posada wide getty

If the Yankees wanted an old, mediocre designated hitter why not just keep Jorge Posada?

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Raul Ibanez’s one-year contract with the Yankees is worth just $1 million in guaranteed money, but the bigger issue is that he’s 40 years old and coming off a terrible season in which he hit .245 with a .289 on-base percentage and .419 slugging percentage in 144 games.

Within that awful overall performance was some decent work versus right-handed pitching, against whom Ibanez hit .256 with a .307 on-base percentage and .440 slugging percentage. Of course, that’s hardly good for someone who is now a designated hitter and Ibanez also batted just .211 with a .232 OBP and .353 SLG off lefties.

So–as our own D.J. Short just asked on Twitter–if the Yankees were willing to hand the DH spot over to an old, rapidly declining hitter who posted decent numbers versus righties and terrible numbers versus lefties last season, why not just re-sign Jorge Posada (who retired because the Yankees weren’t interested)?

Because for as much criticism as Posada took in what turned out to be his final season, he dramatically out-hit Ibanez against right-handed pitching and the Yankees are going to use Andruw Jones as their DH versus left-handed pitching anyway. Last season Posada hit .269 with an .814 OPS off righties, compared to .256 with a .747 OPS for Ibanez.

Ibanez may be a slightly better fit for the roster because he can play the outfield, but he certainly can’t play it anything but very poorly and, if playing a position very badly counts as versatility then Posada’s catching has similar value. Whatever the case, the Yankees said goodbye to a 41-year-old, mediocre designated hitter who played his entire 17-year career in New York and signed a 40-year-old, mediocre designated hitter who might actually be worse for the role.

James McCann is in The Best Shape of His Life

Detroit Tigers catcher James McCann blows a bubble while warming up during a spring training baseball workout, Saturday, Feb. 27, 2016, in Lakeland, Fla. (AP Photo/John Raoux)
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As I note every spring, “Best Shape of His Life” stories aren’t really about players being in The Best Shape of Their Lives. They’re about players and agents seeking to create positive stories.

We know this because the vast majority of Best Shape of His Life claims are about guys who were either injured the season before, guys who had subpar years the season before or players whose conditioning was a point of controversy the season before. These folks, or their agents + reporters who have little if nothing to write about in the offseason = BSOHL.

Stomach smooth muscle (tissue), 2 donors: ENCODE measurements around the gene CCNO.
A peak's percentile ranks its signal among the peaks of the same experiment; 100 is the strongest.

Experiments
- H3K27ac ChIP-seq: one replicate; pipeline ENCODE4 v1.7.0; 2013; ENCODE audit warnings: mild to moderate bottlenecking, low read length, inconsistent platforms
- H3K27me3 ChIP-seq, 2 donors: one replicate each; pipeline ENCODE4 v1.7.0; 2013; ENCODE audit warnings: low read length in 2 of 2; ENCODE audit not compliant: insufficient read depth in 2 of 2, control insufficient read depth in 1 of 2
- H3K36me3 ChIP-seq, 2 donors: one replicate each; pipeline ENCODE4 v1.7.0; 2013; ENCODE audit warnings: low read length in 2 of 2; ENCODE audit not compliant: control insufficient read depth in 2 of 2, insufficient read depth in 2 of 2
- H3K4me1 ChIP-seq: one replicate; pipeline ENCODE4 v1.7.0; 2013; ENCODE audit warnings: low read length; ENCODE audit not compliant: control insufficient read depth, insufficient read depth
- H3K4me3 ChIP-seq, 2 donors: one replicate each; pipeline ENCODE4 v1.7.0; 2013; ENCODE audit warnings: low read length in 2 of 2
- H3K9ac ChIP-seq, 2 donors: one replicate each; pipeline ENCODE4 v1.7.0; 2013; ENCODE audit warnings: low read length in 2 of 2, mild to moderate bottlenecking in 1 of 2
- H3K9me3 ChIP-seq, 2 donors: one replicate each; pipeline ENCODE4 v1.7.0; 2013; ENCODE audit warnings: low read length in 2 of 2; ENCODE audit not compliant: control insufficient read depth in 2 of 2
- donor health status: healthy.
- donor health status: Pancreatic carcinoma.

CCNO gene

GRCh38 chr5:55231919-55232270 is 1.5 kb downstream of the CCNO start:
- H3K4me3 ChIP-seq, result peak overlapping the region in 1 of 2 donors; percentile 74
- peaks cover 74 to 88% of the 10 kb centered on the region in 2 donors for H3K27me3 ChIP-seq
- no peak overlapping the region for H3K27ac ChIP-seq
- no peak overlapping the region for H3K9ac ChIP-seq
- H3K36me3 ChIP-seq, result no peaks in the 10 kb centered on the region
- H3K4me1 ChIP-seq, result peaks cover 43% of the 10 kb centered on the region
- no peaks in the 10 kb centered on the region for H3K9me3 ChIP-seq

James McCann hurt his ankle last season and had a subpar year at the plate. So not only is he a perfect BSOHL candidate, he went old school with the claim and hit it right on the money, verbatim:

Spring training is less than a month away, folks!

Bo Jackson is not gonna change kids’ minds

1989:  Bo Jackson #16 of the Kansas City Royals practices his swing as he prepares to bat during a game in the 1989 season.  (Photo by Jonathan Daniel/Getty Images)
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Last week Bo Jackson said that, if he had it to do all over again, he would have never played professional football and that he would never let his kids play. The sport is too violent, he said. “I’d tell them, ‘Play baseball, basketball, soccer, golf, just anything but football.’”

Fair enough. Thom Loverro of the Washington Times, however, thinks that Bo could do more than simply give his opinion on the matter. He thinks Bo should become an official ambassador for Major League Baseball:

Baseball commissioner Rob Manfred, pick up the phone right now and call Bo Jackson. Tell him you have a job for him — vice president of something, whatever you would call the man in charge of converting a generation of young athletes to baseball. And pay him what he wants.

You won’t find a better symbol of the differences between the two sports than Bo Jackson. After all, he was an All-Star in both. Bo knows football. Bo knows baseball.

Bo, tell the children — baseball over football.

The Children: “Who is Bo Jackson?”

Yeah, I’m being a bit flip here, but dude: Jackson is 54 years-old. He last played baseball 23 years ago. I’d personally run through a wall for Bo Jackson, but I’m 43. I was 12 when he won the Heisman trophy. While he may loom large to middle aged sports writers, a teenager contemplating what sport to play is not going to listen to someone a decade or more older than his parents.

This isn’t terribly important in the grand scheme of things, but it’s indicative of how most columnists process the world through their own experiences and assume they apply universally. It’s probably the biggest trap most sports opinion folks fall into.